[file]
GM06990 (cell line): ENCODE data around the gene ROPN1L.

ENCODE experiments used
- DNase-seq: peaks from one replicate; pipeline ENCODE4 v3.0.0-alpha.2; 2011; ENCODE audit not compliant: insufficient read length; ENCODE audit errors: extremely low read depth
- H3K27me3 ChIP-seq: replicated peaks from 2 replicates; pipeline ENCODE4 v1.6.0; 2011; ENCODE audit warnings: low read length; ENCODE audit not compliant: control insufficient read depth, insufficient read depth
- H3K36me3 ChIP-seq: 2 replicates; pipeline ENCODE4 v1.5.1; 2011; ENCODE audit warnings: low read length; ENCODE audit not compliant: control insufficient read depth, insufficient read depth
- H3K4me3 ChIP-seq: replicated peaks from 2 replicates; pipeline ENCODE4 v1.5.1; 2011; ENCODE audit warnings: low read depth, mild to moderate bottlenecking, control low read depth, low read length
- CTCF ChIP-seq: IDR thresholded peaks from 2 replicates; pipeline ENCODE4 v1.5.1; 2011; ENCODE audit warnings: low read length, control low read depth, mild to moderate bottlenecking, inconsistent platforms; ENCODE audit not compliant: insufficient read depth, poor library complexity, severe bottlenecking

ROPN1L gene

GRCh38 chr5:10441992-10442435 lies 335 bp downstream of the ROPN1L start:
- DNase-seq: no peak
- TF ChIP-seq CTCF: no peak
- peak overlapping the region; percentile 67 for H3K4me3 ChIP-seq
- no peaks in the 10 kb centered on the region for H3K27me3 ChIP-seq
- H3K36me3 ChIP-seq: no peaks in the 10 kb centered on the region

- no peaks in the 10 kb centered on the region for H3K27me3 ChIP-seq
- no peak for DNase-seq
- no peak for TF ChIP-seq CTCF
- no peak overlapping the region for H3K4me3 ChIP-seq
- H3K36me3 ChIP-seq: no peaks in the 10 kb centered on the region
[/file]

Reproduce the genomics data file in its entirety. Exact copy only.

GM06990 (cell line): ENCODE data around the gene ROPN1L.

ENCODE experiments used
- DNase-seq: peaks from one replicate; pipeline ENCODE4 v3.0.0-alpha.2; 2011; ENCODE audit not compliant: insufficient read length; ENCODE audit errors: extremely low read depth
- H3K27me3 ChIP-seq: replicated peaks from 2 replicates; pipeline ENCODE4 v1.6.0; 2011; ENCODE audit warnings: low read length; ENCODE audit not compliant: control insufficient read depth, insufficient read depth
- H3K36me3 ChIP-seq: 2 replicates; pipeline ENCODE4 v1.5.1; 2011; ENCODE audit warnings: low read length; ENCODE audit not compliant: control insufficient read depth, insufficient read depth
- H3K4me3 ChIP-seq: replicated peaks from 2 replicates; pipeline ENCODE4 v1.5.1; 2011; ENCODE audit warnings: low read depth, mild to moderate bottlenecking, control low read depth, low read length
- CTCF ChIP-seq: IDR thresholded peaks from 2 replicates; pipeline ENCODE4 v1.5.1; 2011; ENCODE audit warnings: low read length, control low read depth, mild to moderate bottlenecking, inconsistent platforms; ENCODE audit not compliant: insufficient read depth, poor library complexity, severe bottlenecking

ROPN1L gene

GRCh38 chr5:10441992-10442435 lies 335 bp downstream of the ROPN1L start:
- DNase-seq: no peak
- TF ChIP-seq CTCF: no peak
- peak overlapping the region; percentile 67 for H3K4me3 ChIP-seq
- no peaks in the 10 kb centered on the region for H3K27me3 ChIP-seq
- H3K36me3 ChIP-seq: no peaks in the 10 kb centered on the region

- no peaks in the 10 kb centered on the region for H3K27me3 ChIP-seq
- no peak for DNase-seq
- no peak for TF ChIP-seq CTCF
- no peak overlapping the region for H3K4me3 ChIP-seq
- H3K36me3 ChIP-seq: no peaks in the 10 kb centered on the region